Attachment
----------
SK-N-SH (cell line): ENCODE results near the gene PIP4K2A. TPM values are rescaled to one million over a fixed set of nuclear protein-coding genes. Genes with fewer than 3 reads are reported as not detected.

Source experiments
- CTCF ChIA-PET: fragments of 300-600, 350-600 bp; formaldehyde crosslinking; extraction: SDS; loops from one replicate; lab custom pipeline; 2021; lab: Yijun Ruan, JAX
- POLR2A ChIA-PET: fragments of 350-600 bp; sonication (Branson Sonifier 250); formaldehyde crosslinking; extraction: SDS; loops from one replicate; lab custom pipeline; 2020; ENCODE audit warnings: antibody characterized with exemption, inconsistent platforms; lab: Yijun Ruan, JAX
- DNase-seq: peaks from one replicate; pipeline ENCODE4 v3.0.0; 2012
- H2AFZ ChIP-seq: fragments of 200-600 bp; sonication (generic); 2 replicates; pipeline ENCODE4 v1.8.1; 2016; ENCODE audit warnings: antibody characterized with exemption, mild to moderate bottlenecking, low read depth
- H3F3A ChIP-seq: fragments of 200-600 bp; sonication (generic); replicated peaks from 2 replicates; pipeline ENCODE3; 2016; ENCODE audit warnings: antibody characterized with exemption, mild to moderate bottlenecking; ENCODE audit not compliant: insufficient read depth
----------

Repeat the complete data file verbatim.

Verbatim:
SK-N-SH (cell line): ENCODE results near the gene PIP4K2A. TPM values are rescaled to one million over a fixed set of nuclear protein-coding genes. Genes with fewer than 3 reads are reported as not detected.

Source experiments
- CTCF ChIA-PET: fragments of 300-600, 350-600 bp; formaldehyde crosslinking; extraction: SDS; loops from one replicate; lab custom pipeline; 2021; lab: Yijun Ruan, JAX
- POLR2A ChIA-PET: fragments of 350-600 bp; sonication (Branson Sonifier 250); formaldehyde crosslinking; extraction: SDS; loops from one replicate; lab custom pipeline; 2020; ENCODE audit warnings: antibody characterized with exemption, inconsistent platforms; lab: Yijun Ruan, JAX
- DNase-seq: peaks from one replicate; pipeline ENCODE4 v3.0.0; 2012
- H2AFZ ChIP-seq: fragments of 200-600 bp; sonication (generic); 2 replicates; pipeline ENCODE4 v1.8.1; 2016; ENCODE audit warnings: antibody characterized with exemption, mild to moderate bottlenecking, low read depth
- H3F3A ChIP-seq: fragments of 200-600 bp; sonication (generic); replicated peaks from 2 replicates; pipeline ENCODE3; 2016; ENCODE audit warnings: antibody characterized with exemption, mild to moderate bottlenecking; ENCODE audit not compliant: insufficient read depth